China says it told India in advance about Doklam road

Kristopher Drake
August 3, 2017

By late Wednesday evening, it seemed that the Chinese foreign ministry was trying to assuage hawkish sentiments at home by talking about reduction in Indian troops while addressing the global community with its theory that India is the real aggressor in the Doklam dispute.

On June 30, MEA issued a detailed statement by saying that India has conveyed to the Chinese government that the latter's construction of road in the disputed Doklam area 'would represent a significant change of status quo with serious security implications for India.

China alleged that India's intrusion into its territory under the pretext of defending Bhutan's territorial claims, has not only violated Beijing's territorial sovereignty, but also challenged Bhutan's sovereignty and independence.

"The Chinese side urges the Indian government to keep in mind the larger interest of bilateral relations and the well-being of the two peoples".

But India's June 30 statement clarified that regarding the boundary in the Sikkim sector, India and China reached an understanding in 2012 reconfirming their mutual agreement on the "basis of the alignment". It added that the border area between China and Bhutan has always enjoyed peace and tranquility due to the joint efforts of both sides. China also recommended that the two countries sign a fresh boundary convention to replace the 1890 treaty.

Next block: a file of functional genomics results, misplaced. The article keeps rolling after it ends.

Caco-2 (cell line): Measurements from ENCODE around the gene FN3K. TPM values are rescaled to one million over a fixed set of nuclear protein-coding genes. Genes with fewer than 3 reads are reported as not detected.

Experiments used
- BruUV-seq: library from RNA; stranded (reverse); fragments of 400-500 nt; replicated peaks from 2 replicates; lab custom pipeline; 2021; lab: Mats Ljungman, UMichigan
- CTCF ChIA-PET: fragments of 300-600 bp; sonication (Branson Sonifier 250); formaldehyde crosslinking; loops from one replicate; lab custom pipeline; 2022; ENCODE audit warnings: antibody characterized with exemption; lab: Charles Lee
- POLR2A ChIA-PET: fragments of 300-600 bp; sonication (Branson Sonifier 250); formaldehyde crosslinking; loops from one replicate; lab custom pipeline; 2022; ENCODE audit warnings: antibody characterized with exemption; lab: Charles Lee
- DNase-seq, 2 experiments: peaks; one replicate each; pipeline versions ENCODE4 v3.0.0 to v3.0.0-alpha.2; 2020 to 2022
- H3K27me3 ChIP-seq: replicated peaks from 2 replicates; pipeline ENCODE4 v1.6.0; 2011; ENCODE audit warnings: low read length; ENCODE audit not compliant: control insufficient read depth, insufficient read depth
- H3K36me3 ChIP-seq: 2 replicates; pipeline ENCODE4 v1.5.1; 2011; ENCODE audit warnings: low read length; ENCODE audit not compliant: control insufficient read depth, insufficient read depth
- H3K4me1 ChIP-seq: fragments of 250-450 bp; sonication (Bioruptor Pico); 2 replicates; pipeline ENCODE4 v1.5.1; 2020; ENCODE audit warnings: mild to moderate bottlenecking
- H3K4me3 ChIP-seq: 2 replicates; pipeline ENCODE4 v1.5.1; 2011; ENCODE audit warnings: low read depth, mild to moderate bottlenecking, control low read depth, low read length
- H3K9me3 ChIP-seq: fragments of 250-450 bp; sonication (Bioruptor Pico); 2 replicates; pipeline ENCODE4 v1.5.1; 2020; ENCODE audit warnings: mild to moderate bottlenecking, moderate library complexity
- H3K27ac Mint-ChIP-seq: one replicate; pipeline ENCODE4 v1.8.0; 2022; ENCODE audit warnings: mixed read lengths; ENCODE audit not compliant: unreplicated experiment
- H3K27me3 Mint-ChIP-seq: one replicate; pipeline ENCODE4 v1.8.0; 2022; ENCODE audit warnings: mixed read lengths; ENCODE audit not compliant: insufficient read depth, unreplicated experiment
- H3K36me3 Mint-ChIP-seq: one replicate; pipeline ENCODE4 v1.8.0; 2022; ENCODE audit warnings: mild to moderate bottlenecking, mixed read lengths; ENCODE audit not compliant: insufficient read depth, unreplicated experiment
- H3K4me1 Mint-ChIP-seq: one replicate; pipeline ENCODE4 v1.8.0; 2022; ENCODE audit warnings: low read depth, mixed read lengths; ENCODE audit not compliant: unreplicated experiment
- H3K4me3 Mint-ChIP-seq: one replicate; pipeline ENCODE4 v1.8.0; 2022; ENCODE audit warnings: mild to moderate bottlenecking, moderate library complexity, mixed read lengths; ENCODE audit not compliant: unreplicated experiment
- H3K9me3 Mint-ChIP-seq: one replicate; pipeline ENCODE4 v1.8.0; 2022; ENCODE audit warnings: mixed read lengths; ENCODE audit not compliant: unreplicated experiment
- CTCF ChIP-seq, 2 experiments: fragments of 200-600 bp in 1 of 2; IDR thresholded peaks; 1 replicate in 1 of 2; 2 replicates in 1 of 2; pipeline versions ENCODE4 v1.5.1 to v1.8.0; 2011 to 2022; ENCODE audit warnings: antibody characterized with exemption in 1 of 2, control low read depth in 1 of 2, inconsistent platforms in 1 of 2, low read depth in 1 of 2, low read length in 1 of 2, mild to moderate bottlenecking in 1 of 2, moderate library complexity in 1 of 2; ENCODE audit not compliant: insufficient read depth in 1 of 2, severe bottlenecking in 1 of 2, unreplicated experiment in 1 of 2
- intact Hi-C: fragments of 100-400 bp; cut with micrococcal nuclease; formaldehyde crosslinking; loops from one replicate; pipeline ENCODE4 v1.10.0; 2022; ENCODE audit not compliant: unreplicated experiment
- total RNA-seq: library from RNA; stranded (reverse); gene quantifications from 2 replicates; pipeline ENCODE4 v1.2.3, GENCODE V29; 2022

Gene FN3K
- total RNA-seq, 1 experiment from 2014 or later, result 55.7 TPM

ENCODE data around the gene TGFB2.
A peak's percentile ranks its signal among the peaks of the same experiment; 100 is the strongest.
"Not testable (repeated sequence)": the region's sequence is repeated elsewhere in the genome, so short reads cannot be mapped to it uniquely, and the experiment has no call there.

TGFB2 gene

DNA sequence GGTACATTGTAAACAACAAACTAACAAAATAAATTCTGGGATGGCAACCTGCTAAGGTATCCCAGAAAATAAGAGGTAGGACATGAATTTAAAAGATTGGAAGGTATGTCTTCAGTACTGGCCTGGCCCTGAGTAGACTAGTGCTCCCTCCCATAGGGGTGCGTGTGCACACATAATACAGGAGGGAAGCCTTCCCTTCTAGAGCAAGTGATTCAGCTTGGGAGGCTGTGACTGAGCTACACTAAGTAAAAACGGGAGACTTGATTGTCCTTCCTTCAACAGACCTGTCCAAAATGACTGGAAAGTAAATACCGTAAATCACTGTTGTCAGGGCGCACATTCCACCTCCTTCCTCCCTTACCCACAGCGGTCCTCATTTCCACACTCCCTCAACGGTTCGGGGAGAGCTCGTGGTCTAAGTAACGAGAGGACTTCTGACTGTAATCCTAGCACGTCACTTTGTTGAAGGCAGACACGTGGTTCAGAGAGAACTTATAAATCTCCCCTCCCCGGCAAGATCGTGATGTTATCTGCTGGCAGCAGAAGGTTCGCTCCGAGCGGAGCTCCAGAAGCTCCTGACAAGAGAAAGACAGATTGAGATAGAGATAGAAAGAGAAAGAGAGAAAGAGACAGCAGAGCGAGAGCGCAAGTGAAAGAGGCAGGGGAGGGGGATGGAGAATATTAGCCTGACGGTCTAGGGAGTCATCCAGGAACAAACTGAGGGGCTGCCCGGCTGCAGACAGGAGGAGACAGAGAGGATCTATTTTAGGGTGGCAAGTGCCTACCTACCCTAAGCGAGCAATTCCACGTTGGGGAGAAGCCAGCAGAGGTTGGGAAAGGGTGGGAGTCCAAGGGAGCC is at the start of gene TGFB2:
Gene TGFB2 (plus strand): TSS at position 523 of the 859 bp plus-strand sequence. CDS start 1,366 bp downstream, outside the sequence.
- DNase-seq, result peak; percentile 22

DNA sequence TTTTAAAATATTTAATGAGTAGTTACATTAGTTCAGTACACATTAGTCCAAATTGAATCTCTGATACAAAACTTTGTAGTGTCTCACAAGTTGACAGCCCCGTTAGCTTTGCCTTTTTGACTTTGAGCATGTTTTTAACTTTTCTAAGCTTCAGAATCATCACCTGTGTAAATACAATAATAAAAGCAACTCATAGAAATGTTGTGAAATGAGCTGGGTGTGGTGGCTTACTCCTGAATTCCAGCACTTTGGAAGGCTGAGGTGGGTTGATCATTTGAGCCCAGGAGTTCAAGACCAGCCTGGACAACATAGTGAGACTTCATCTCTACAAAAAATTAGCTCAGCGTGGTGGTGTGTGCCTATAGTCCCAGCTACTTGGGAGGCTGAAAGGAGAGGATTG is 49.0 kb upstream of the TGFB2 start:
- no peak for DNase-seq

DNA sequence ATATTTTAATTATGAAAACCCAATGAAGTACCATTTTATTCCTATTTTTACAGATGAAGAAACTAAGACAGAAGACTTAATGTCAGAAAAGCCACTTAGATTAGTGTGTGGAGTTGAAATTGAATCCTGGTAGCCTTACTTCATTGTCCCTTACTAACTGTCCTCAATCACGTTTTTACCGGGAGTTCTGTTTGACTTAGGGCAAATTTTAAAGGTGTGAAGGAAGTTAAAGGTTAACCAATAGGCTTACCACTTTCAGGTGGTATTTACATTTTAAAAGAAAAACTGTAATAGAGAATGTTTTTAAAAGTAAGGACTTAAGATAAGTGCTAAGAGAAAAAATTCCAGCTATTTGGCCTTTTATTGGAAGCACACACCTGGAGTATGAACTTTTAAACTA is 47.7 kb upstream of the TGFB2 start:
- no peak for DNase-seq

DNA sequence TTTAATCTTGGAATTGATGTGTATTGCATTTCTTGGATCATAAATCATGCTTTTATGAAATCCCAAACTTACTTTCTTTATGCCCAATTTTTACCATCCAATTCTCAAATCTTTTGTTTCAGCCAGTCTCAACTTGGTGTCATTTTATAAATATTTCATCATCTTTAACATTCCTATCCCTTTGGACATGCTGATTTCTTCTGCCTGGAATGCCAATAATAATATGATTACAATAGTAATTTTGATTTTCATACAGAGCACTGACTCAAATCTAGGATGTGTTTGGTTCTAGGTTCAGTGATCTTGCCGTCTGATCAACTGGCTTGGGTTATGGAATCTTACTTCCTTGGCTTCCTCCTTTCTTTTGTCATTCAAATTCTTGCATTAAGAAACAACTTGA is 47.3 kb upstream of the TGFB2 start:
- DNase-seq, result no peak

Interestingly, such a strong statement comes exactly within a week of the visit of National Security Advisor Ajit Doval to Beijing and his meeting with his counterpart and State Councillor Yang Jiechi. China and India ought to sign a new boundary convention in their own names to replace the 1890 Convention.

"China and Bhutan are friendly neighbours".

His words, which were addressed to Ashok Mehta, a former Major General of the Indian Army, reflect the escalating border conflict between Beijing and New Delhi in the region known as "Doklam" in India and "Donglang" in China. Troops of both countries are locked in a stand off along the border in Sikkim sector, after China attempted road construction in Bhutanese territory around mid-June.

Beijing's document said that by the end of July, there were still over 40 Indian army personnel and one bulldozer illegally positioned in the Chinese territory.

The document dismissed Indian claims that China was attempting to change the status quo of the border region with the road.

Chinese activity has been reported across the border in Himachal Pradesh districts near the area where China is constructing roads.

The statement said that standoff, which began on June 18, happened in an area where there is a clear and delimited boundary. It asserted that "China will take all necessary measures to safeguard its legitimate and lawful rights and interests".

"The Indian side not only has not taken any actual steps to correct its mistake, it has concocted all sorts of reasons that don't have a leg to stand on, to make up excuses for the Indian military's illegal crossing of the border", the Chinese foreign ministry said in the statement. "China, with all its attempts to expand its influence in South Asia, can not afford to alienate India by sending it toward a closer partnership with the United States in the security sphere", Kashin said.

Other reports by Ligue1talk

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